You can find internship opportunities wherever there are businesses and organizations in your community. Find out from your school counselor’s office where you might seek internships or other opportunities, including summer jobs or weekend opportunities. But where to find internships for high school students? There are a wide variety of locations:
- Online postings such as Indeed
- Your school counselor’s office
- Connections from your parents or other family members
- Friends’ parents and neighbors
- Businesses in your community
You can also start at any of these locations to begin to search for places to do an internship. Your school may also have a J-term or December learning experience where they encourage students to get an internship. For example, a J-term at the University of Virginia may allow students to take advantage of learning experiences, through trips, nontraditional classes, and a high school internship.
How to Get an Internship, Step by Step
One of your most natural questions about internships is likely to be how to get an internship. Let’s go over how to find internships for high school students.
Step 1: Identify your interests.
Sounds easier than it actually is, right? Make a quick list of all the things you like to do, whether it is snowboarding or writing poetry. Listing your interests may take you all day or two minutes — you may know immediately the type of career you would like to pursue. Taking a career assessment can be another great way to understand your interests or confirm your interests. If you have been looking through a microscope since third grade, you may already know you would like to get an internship in a lab, if you can find one.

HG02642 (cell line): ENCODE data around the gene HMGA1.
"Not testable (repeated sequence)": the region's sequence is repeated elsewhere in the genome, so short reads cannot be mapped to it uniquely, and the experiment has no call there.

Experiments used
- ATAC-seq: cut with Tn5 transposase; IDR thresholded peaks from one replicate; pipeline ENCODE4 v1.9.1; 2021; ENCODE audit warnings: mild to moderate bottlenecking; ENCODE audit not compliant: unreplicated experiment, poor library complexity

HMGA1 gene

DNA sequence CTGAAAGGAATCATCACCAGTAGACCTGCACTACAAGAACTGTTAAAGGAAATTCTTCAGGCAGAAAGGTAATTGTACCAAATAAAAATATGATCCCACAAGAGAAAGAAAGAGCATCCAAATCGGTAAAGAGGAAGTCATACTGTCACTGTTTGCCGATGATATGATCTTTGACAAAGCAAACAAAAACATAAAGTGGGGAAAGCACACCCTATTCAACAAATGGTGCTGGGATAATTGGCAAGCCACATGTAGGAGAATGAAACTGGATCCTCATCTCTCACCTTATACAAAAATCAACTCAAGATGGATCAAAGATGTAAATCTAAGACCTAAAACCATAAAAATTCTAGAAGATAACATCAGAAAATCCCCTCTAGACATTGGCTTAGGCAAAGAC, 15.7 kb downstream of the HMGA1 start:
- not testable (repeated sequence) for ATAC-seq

If you have had a deep interest in physical therapy since you injured your ACL freshman year while playing football, you may already know that you want to become a physical therapist.
For those students who are not sure what to put on the list, do not limit yourself to more than one thing. It is a good idea to have a lot of great ideas. If you cannot narrow it down to just one, that is okay. Choose the one you gravitate toward first!
Step 2: Reach out to personal connections.
In most cases, high school students will not need to undergo an application process — they can simply ask around to find out about internship opportunities. Ask everyone you know, from your teachers to your neighbors, anywhere you might think you can make personal connections for an internship.
If you are at your pediatrician’s office, for example, you may want to ask if you can shadow in their office. Or you may have loved your teacher from second grade and may call her to ask her if she would allow you to shadow or intern.
Step 3: Put your skills on paper.
It is a good idea to have a résumé ready before learning how to find internships in high school. A résumé will have basic information about your experiences and basic information. It will include:
- Personal information, such as your name (do not include deeply personal information, like birthdate or Social Security number)